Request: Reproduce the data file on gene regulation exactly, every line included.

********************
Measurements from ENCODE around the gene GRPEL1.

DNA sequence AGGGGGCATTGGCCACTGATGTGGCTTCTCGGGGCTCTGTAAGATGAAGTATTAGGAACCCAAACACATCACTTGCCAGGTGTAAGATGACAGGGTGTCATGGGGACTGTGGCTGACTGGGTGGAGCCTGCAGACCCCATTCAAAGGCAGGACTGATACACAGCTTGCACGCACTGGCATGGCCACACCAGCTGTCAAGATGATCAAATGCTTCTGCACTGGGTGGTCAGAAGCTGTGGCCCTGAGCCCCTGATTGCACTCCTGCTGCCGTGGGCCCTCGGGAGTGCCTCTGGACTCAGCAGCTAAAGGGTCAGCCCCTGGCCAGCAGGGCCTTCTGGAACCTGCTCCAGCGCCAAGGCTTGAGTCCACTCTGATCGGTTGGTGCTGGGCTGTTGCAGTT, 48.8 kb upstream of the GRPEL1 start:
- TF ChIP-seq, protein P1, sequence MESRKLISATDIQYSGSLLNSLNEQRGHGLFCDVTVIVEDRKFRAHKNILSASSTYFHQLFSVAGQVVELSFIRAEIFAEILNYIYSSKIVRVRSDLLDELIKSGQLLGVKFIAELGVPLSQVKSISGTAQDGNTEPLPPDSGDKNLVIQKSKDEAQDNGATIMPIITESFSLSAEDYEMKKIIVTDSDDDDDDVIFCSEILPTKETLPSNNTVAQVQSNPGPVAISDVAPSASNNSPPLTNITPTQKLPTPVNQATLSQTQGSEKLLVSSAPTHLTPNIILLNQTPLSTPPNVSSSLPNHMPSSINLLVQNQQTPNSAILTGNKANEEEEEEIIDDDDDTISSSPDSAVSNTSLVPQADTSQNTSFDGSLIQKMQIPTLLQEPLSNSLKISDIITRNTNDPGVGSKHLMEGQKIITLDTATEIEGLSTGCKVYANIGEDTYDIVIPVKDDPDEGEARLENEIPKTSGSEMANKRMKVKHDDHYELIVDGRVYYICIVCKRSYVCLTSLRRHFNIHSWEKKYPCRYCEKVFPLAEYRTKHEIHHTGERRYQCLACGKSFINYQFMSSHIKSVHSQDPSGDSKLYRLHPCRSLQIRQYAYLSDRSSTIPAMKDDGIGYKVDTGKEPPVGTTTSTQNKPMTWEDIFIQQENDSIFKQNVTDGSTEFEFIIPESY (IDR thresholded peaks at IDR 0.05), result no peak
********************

Measurements from ENCODE around the gene GRPEL1.

DNA sequence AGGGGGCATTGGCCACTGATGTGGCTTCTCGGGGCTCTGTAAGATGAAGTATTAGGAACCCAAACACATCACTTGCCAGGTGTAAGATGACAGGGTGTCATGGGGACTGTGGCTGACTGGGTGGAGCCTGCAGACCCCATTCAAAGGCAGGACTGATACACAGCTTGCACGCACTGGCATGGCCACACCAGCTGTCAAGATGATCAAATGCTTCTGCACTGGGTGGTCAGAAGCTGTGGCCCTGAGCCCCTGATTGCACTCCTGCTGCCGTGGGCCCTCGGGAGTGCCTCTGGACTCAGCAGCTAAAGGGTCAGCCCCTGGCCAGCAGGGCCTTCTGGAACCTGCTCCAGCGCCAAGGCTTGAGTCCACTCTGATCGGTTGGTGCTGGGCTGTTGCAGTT, 48.8 kb upstream of the GRPEL1 start:
- TF ChIP-seq, protein P1, sequence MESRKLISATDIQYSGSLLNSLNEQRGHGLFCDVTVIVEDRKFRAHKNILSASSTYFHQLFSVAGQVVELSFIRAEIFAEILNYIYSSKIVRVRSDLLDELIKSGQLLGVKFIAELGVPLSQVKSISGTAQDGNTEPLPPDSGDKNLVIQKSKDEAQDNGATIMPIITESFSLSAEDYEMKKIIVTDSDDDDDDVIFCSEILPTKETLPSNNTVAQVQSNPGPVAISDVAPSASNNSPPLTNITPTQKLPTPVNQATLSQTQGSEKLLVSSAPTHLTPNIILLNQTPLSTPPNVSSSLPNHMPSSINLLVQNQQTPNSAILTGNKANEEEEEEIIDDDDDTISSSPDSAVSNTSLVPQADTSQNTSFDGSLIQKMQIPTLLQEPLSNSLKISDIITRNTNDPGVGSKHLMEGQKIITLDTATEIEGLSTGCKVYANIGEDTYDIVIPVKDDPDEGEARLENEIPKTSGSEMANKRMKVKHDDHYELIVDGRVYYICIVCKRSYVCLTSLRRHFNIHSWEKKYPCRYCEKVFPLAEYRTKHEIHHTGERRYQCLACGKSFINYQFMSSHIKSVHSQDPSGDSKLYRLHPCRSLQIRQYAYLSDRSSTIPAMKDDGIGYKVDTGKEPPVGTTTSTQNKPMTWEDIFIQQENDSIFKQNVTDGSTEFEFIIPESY (IDR thresholded peaks at IDR 0.05), result no peak